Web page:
The VA and ISO did not respond to NBC News' inquiries about the contracts. A senior White House official declined to comment on the body bags.


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NBC's request to HHS for an interview with Imbriale was routed to FEMA's media relations team, which did not respond, and the senior White House official did not reply to a question about the remark.


The senior White House official, speaking on condition of anonymity, said that Trump is taking into account the dangers associated with loosening stay-at-home restrictions and is following the advice of Coronavirus Response Coordinator Deborah Birx and other doctors on his task force in moving forward.

"At each of the three phases, they make recommendations for what needs to be done to safely begin reopening, while keeping in place mitigation efforts like social distancing," the official said in an email. "Dr. Birx, for example, has been in consultation with states, on behalf of the White House, to advise if they are ready to move toward reopening based on a number of factors, one of which is testing capacity."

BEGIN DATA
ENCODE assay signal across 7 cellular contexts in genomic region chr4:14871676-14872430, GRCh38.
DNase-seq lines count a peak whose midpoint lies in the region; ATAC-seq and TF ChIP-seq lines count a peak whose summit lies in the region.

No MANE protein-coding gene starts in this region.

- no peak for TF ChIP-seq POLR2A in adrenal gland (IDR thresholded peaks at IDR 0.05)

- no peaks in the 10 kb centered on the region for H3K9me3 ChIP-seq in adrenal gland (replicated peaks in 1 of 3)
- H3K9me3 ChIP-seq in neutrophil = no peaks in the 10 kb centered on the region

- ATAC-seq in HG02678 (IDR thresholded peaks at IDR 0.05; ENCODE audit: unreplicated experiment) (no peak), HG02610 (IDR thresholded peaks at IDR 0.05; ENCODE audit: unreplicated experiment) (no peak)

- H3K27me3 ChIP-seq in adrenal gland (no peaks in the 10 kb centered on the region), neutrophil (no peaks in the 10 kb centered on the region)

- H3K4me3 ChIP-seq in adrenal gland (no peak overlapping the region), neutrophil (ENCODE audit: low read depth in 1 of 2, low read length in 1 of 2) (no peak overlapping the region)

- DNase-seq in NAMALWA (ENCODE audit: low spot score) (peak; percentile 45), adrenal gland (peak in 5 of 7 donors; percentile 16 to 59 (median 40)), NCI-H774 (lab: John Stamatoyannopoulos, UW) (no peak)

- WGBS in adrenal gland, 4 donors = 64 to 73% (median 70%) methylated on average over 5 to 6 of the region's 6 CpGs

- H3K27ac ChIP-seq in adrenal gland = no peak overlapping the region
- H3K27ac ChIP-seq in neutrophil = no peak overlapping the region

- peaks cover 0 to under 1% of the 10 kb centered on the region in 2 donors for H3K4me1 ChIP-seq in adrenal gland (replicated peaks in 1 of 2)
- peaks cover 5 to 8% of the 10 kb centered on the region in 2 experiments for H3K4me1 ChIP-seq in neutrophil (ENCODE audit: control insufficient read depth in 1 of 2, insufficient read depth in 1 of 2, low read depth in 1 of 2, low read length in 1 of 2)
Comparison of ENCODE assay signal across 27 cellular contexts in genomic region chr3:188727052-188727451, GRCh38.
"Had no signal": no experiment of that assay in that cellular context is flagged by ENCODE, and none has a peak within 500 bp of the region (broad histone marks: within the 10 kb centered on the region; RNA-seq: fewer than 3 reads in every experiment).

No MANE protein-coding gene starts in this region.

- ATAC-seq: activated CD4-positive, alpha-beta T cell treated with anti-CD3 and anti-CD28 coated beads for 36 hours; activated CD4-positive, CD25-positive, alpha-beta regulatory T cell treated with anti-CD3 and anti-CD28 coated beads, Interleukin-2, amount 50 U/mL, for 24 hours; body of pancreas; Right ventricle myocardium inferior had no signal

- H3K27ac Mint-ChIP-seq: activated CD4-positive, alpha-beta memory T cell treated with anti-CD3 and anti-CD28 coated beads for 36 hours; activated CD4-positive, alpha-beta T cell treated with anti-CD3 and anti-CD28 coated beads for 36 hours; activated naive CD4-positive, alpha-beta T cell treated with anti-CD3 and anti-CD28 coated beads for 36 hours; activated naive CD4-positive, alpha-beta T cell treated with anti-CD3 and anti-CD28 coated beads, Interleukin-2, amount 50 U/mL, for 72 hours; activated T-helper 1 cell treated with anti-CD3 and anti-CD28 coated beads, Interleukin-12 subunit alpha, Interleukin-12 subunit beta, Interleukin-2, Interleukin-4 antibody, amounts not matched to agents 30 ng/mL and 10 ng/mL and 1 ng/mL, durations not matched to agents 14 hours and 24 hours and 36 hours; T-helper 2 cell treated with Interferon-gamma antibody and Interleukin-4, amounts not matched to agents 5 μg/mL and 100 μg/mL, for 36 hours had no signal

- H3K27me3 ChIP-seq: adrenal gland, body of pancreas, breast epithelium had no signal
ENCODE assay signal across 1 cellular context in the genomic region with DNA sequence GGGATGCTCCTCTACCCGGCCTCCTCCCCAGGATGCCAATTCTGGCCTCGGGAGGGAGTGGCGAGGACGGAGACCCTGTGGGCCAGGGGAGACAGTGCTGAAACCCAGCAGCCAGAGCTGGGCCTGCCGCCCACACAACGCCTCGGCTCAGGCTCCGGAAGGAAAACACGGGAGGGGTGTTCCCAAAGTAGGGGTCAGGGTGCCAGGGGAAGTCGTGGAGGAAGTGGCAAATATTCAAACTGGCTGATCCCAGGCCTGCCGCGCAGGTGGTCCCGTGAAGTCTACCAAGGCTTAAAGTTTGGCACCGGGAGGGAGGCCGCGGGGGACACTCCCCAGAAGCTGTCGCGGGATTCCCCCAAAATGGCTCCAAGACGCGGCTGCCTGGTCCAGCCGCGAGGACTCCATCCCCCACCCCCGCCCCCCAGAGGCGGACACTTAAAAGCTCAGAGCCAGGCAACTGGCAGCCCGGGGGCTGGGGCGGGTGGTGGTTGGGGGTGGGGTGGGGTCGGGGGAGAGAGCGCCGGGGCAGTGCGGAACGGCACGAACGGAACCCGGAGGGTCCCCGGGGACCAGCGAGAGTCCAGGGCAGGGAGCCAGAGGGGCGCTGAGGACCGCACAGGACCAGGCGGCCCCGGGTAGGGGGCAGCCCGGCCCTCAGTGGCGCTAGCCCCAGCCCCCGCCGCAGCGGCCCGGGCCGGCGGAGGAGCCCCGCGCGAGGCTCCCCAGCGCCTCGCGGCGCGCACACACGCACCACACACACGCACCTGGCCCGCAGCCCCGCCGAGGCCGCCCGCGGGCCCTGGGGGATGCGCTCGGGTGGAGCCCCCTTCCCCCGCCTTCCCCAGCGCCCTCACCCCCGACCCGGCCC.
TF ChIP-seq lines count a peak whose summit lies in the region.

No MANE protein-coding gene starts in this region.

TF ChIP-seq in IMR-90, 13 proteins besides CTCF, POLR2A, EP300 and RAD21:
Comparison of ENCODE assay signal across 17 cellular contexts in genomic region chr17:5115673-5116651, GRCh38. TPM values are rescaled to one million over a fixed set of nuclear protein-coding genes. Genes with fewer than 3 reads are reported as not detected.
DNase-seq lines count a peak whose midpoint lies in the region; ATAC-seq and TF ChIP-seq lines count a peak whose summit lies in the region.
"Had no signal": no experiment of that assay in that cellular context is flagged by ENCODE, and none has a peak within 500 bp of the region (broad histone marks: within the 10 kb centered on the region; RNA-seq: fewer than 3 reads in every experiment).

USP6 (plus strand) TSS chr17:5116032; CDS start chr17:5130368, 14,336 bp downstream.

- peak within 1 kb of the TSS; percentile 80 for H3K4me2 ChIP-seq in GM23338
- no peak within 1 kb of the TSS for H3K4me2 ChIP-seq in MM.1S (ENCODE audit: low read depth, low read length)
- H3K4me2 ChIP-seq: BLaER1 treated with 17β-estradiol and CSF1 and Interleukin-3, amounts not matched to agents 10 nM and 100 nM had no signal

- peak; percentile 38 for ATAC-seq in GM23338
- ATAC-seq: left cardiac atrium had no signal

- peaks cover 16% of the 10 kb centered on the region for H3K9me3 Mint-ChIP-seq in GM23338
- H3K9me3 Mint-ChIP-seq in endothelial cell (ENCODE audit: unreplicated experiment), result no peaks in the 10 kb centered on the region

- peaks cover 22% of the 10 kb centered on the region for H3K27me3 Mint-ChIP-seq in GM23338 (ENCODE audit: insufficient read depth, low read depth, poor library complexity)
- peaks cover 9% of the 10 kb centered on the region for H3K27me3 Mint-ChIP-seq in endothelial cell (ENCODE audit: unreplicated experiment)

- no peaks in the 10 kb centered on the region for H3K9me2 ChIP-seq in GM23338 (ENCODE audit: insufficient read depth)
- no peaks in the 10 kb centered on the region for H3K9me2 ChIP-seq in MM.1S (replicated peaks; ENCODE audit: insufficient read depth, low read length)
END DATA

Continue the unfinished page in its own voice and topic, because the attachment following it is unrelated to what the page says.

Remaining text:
Trump and his top advisers have long said that more widespread testing is the predicate for resuming commercial activities paused by efforts to prevent the spread of the disease.

"We want to reopen, and the testing is not going to be a problem at all," he declared Monday, adding later that "the fact that people aren't allowed to have their freedom causes a tremendous amount of problems, including death."

The push to kickstart an economy that is now hemorrhaging workers as it shrinks has drawn little public criticism from within the administration, even as many health experts say loosening stay-at-home rules could greatly increase the number of casualties from a pandemic that already has claimed almost 60,000 lives. But similar concerns were flagged in the preliminary version of the document supporting his strategy that was developed by subunits of the coronavirus task force consisting of employees of FEMA, the Defense Department, the HHS Department and other federal agencies.